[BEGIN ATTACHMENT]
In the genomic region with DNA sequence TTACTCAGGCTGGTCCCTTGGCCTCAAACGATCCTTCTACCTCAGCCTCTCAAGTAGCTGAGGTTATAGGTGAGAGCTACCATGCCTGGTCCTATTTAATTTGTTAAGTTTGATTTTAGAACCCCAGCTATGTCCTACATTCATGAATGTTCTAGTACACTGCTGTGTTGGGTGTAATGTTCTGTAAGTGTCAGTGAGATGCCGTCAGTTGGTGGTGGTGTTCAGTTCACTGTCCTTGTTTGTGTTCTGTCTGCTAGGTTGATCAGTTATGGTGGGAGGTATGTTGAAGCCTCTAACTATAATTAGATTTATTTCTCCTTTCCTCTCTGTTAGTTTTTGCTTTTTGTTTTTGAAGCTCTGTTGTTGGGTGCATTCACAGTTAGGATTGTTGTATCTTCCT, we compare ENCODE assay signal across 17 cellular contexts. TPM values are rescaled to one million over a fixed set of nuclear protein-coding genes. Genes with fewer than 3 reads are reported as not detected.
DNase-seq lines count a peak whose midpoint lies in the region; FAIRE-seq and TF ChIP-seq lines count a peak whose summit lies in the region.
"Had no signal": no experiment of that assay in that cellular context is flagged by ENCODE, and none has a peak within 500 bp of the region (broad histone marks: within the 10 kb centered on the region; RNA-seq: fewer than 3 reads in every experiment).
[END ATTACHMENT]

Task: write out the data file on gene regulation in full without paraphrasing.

In the genomic region with DNA sequence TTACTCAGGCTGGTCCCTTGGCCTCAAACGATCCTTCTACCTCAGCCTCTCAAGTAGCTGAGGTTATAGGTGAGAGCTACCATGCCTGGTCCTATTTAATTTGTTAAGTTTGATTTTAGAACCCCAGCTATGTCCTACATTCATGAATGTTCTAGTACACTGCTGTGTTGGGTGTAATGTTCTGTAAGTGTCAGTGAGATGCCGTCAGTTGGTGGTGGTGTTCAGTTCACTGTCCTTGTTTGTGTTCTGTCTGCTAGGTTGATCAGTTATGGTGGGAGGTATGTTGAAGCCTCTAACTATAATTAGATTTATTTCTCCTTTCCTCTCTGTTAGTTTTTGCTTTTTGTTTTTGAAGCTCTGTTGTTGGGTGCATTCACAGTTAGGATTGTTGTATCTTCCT, we compare ENCODE assay signal across 17 cellular contexts. TPM values are rescaled to one million over a fixed set of nuclear protein-coding genes. Genes with fewer than 3 reads are reported as not detected.
DNase-seq lines count a peak whose midpoint lies in the region; FAIRE-seq and TF ChIP-seq lines count a peak whose summit lies in the region.
"Had no signal": no experiment of that assay in that cellular context is flagged by ENCODE, and none has a peak within 500 bp of the region (broad histone marks: within the 10 kb centered on the region; RNA-seq: fewer than 3 reads in every experiment).